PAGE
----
Take a Stitch Tuesday 2018 Stitch 7

Stitch 7 for Take a Stitch Tuesday 2018, is to learn or experiment with feather stitch. Follow the link for instructions and eye candy.

Stitch 7 Feather stitch sample
For those who are new to embroidery, you will find that aspects of the hand movements you need to make this stitch are similar to those learnt in Fly stitch and Buttonhole. I hope you can see there is a method to my madness in introducing these stitches in this way, as each builds a little on the skill gained while learning the previous stitch. In fact, the first 15-20 weeks or so of TAST is effectively an embroidery course suitable for beginners to take.

Beyond TAST

For those who have done TAST before or if you already know the basic embroidery stitches join in on the Beyond TAST challenge. Beyond TAST is a season of 4-6 weeks that allows time to explore an aspect of a design, technique, style, or family of stitches. See the TAST FAQ for more details. The current Beyond TAST challenge was announced last week so follow the link and enjoy that.

TAST2012logo

How to take part in the Take a Stitch Tuesday challenge

If you are new to hand embroidery the challenge is to learn the stitches. Learn stitch 7 and share what you have learnt. If you are an experienced embroiderer enjoy the Beyond TAST challenge instead. Try and give your work a modern twist and share it online so beginners can see what can be done with a little imagination.

Where to share

Stitch a sample of stitch 7, photograph it, put in online on your blog, Flickr site, share it in the  TAST facebook group or where ever you hang out online. If you have a blog leave a comment on feather stitch page with your full web address so that people can visit your site and see what you have done.  For Flickr people, the group is Take a Stitch Tuesday. Hashtags are #TASTembroidery and #PintangleTAST on places like Instagram etc.

If you need more information the challenge guidelines are on the TAST FAQ page.

Crazy quilt template set 2 Have you seen my Stitchers Templates?

As someone who loves crazy quilting and embroidery, I designed these templates with other stitchers in mind. With my templates, you can create hundreds of different patterns to apply to your stitching and crazy quilting projects. They are easy to use, totally clear so you can position them easily and they are compact in your sewing box.

Templates set 1 you will find here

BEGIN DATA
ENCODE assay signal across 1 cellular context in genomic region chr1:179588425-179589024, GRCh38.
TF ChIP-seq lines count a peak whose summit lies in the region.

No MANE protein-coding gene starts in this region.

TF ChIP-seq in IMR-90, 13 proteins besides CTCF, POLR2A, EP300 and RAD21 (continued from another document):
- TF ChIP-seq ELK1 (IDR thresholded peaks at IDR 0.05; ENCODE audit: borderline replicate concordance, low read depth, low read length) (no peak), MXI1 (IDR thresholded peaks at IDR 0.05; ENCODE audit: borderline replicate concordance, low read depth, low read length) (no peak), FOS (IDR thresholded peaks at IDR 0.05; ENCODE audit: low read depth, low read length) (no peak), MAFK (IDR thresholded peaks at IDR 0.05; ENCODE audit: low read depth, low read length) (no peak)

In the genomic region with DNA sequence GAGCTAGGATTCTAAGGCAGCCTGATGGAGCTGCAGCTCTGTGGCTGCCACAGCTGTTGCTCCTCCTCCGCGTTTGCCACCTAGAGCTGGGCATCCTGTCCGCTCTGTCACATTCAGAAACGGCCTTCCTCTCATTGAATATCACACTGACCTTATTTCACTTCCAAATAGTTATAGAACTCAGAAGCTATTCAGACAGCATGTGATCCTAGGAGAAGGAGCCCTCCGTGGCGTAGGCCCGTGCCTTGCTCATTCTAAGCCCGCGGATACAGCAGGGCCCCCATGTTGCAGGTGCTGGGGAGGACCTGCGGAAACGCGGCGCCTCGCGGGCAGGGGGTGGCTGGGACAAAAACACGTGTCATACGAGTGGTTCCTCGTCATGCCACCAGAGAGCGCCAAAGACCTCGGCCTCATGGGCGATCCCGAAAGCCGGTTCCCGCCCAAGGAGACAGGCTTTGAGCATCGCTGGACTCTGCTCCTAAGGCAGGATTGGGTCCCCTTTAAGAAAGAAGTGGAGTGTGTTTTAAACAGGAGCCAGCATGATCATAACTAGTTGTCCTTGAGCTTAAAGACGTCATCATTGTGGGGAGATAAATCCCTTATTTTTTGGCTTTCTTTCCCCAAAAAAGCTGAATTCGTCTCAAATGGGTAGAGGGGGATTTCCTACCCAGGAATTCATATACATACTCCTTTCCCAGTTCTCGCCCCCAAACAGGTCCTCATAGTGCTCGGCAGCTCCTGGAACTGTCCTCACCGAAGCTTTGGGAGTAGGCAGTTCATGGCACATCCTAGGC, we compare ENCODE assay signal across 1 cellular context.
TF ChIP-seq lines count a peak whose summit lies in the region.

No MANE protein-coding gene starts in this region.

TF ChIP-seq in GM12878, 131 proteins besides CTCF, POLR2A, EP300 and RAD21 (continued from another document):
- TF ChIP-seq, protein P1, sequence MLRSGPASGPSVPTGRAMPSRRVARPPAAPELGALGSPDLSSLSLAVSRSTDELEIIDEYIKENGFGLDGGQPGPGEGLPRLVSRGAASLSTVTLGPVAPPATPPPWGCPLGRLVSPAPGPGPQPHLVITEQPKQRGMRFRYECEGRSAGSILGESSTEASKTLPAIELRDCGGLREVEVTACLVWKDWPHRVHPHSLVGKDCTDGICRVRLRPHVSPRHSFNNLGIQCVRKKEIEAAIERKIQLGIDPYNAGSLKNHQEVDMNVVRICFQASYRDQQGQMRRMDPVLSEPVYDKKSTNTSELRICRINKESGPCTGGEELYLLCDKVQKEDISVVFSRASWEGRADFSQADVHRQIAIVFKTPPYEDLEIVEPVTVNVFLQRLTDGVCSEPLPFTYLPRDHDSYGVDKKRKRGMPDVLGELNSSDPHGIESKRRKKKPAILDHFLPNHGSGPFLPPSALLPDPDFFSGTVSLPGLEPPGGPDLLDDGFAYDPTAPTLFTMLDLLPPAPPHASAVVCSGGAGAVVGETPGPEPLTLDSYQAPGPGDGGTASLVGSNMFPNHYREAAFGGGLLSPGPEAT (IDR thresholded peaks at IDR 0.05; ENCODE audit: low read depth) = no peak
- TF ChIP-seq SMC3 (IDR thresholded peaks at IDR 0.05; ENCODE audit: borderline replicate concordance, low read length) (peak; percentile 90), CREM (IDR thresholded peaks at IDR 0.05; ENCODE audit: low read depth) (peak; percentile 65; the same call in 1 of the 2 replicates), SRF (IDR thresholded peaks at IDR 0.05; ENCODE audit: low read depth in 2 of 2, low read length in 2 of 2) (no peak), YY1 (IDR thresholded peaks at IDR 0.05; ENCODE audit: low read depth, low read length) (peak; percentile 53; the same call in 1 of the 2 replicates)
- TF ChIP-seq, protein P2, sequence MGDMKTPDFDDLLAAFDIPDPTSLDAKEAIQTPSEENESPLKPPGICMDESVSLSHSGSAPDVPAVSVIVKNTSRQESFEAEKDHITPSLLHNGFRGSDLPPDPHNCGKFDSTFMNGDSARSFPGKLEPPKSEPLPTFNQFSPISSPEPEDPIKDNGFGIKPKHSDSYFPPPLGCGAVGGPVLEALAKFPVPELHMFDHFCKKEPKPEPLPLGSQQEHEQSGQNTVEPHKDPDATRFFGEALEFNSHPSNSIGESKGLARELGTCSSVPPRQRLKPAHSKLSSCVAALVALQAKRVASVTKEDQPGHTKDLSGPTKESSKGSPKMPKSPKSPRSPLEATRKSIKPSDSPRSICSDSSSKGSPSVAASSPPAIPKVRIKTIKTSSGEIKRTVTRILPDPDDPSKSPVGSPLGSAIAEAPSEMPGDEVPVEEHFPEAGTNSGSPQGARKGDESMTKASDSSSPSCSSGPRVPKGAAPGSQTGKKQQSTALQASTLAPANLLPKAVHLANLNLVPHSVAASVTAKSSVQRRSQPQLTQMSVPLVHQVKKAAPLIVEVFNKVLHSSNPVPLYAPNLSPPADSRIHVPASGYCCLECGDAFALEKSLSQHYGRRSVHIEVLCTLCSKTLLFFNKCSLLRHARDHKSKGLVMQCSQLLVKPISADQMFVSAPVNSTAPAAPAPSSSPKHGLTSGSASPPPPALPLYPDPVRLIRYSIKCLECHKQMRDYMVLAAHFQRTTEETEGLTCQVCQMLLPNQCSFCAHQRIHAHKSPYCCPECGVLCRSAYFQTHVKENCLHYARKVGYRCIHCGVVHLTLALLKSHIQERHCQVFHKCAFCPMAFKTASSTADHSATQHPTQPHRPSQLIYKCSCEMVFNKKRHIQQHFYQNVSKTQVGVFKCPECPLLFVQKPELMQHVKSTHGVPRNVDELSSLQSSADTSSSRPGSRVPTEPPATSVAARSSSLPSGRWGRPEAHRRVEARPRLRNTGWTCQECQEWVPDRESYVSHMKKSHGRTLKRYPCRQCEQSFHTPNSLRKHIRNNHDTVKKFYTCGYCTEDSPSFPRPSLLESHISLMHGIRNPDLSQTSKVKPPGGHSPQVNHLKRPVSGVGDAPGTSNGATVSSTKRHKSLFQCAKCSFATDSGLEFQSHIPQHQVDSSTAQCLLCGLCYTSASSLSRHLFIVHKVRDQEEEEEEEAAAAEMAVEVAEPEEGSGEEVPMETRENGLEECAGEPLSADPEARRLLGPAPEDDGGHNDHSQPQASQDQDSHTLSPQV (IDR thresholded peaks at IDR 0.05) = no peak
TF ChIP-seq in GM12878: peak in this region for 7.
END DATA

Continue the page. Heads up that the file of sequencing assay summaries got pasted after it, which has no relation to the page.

Templates set 2 you will find here 

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You can have Pintangle delivered to your inbox by using the ‘follow’ feature in the sidebar. Just enter your email address, and when you get the confirmation email make sure you say yes and you are all set! If you are on a mobile or tablet you will need to scroll to the bottom to find the ‘follow’ feature.



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Take a Stitch Tuesday 2018 Stitch 6

chain stitch sample 1Stitch 6 for Take a Stitch Tuesday 2018 is Chain stitch. This tremendously useful stitch is quick and easy to do. Chain stitch is a foundation stitch for a whole family of looped stitches. The trick with all chain stitches is to not pull the stitch too tight, as a tight tension will pull the loop of the stitch tighter causing a puckered line.

Chain stitch will hold a curve well and is ideal to use to outline a pattern or for lettering. The sample above is a sample worked in cotton perle #5 thread

chain stitch sample 2

This sample is worked in a fine knitting yarn that has a metallic blended thread in it. It is worked on 26 count linen.

Time for another Beyond TAST Challenge!

For those who have done TAST before, or if you already know the basic embroidery stitches, the next challenge is to explore isolated stitches. There are plenty of isolated stitches to explore such as Fly stitch, Berry Stitch, Slipped Detached Chain Stitch, Tete de Boéuf Stitch, and the knotted stitches such as bullion knot are often worked isolated in singles or pairs. Browse the stitch dictionary on my site for more. All of these stitches can be arranged in patterns or worked in a shape such as a circle, or a square to create units of pattern or texture.

If arranging stitches in patterns is a bit to easy for you, go on a stitch hunt and find stitches that can be fractured to create an isolated stitch. Just as detached chain stitch is a single unit of chain stitch take a trawl through the stitch dictionary and find other stitches that can be worked in an isolated way. So for instance look at Algerian Eye makes wonderful patterns or take a look at Herringbone square and think about how herringbone stitch has been fractured and then arranged in a square.

My tip is to look at a stitch and think about how it might look if only one or two stitches were created – then think about how those units might be arranged into patterns. Hopefully, by the end of the month, you will see stitches in a different way and they will spark your creativity.